Reason #1: Booming Demand. Ten years ago, the world used 40,000 metric tons of rare earth metals a year. Today, the world uses 125,000 tons, but is expected to grow to over 200,000 tons by about 2014.

The reason for the soaring demand is simple: The world is building and consuming more high-tech devices. Plus, new demand from green energy initiatives is gobbling up all the rare earth metals that the world can produce.

The consensus of the forecasts I’ve read predict a 40,000-ton shortage by 2015.

The U.S. Magnetic Materials Association said, “It is estimated that Chinese domestic consumption of rare earth materials will outpace Chinese domestic supply between 2012 to 2015. It is unclear whether rare earth material will be available outside China in the coming years.”

Here is a link to a 2-minute Reuters news video about the demand for rare earth metals that I highly recommend you watch:

No question, the world is headed for a supply/demand imbalance and that will push the price of rare earth metals higher. Much, much higher.

Reason #2: Global Supply Controlled by China. Until 1948, most of the world’s rare earth metals were sourced from placer sand deposits in India and Brazil when South Africa became the largest producer. India and South African still produce rare earth metals today, but China has zoomed past everybody since the 1980′s.

This number is almost hard to believe, but it is absolutely true: China produces and controls 95% of the world’s production of rare earth minerals. Yup, 95%!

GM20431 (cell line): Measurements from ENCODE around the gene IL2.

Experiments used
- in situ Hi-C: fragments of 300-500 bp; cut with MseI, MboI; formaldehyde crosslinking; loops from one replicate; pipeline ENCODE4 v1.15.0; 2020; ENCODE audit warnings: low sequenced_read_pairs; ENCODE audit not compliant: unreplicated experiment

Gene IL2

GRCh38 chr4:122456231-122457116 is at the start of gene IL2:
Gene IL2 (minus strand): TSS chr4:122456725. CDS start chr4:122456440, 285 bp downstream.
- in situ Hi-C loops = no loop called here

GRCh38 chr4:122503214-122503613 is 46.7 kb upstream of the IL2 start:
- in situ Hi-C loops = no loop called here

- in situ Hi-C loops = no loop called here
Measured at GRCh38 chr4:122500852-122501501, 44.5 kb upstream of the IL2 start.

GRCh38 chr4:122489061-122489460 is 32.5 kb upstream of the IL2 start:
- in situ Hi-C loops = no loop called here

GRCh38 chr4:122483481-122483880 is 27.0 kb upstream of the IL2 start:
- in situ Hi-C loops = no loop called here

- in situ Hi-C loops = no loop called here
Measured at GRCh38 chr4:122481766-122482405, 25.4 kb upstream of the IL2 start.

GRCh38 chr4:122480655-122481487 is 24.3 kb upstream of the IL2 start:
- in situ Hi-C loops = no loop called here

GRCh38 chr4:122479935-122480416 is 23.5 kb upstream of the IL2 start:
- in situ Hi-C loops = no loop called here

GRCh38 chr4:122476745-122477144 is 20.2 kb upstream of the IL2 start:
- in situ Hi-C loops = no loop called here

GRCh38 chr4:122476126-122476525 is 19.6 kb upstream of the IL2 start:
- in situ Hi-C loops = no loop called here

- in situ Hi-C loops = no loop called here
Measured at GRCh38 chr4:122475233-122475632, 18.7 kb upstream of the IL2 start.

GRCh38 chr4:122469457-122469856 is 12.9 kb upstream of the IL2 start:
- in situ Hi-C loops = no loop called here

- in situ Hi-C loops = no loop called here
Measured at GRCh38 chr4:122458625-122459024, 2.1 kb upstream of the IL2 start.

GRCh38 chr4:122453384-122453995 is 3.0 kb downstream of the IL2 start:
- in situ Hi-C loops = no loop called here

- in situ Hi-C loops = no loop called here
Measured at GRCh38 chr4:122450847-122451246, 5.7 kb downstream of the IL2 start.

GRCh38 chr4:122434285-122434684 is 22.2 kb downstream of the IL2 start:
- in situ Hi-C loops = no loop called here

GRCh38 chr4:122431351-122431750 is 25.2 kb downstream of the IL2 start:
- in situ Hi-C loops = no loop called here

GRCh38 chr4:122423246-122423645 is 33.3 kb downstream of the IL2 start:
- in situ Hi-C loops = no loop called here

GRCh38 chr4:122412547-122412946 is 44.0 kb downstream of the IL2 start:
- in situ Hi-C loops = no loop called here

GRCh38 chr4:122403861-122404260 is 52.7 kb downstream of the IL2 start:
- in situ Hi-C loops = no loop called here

The problem is that China currently uses about two-thirds of what it produces, but is on a consumption trajectory where it will use everything it produces in a few more years. When that happens, the U.S. and the rest of the world will be S.O.L.!

In September of last year, China announced plans to lower its export quota of rare earth metals to 35,000 tons per year in 2010-2015.

Wait, it gets worse. China’s Ministry of Industry and Information Technology is considering a total ban on exports of terbium, dysprosium, yttrium, thulium, and lutetium.

It’s part of a plan that Deng Xiaoping started almost two decades ago when he said that rare earth metals would “Do for China what oil did for Saudi Arabia.”

Reason #3: A Matter of National Security. Every piece — and I mean EVERY piece — of high-tech military warfare is made with rare earth metals, including precision-guided munitions, night vision goggles, radar, and lasers.

If we lost our supplies of rare earth metals, our country’s ability to produce many of these weapon systems would cease to exist. Since China controls 95% of the world’s supply of rare earth metals, we are extremely vulnerable.

Rare earth metals are vital to the production of most defense, medical and high-tech electronics.
Rare earth metals are vital to the production of most defense, medical and high-tech electronics.

The General Accounting Office said that the U.S. produced zero rare earth elements in 2009 and that it will take up to 15 years to rebuild our own domestic rare earth supply chain.

“The United States has the expertise, but lacks the manufacturing assets and facilities to refine oxides to metals. Refined metal is almost exclusively available from China,” states the GAO.

The U.S. Magnetic Materials Association said that the United States is already in a “silent crisis.” And that “it is unclear whether rare earth material will be available outside China in the coming years.”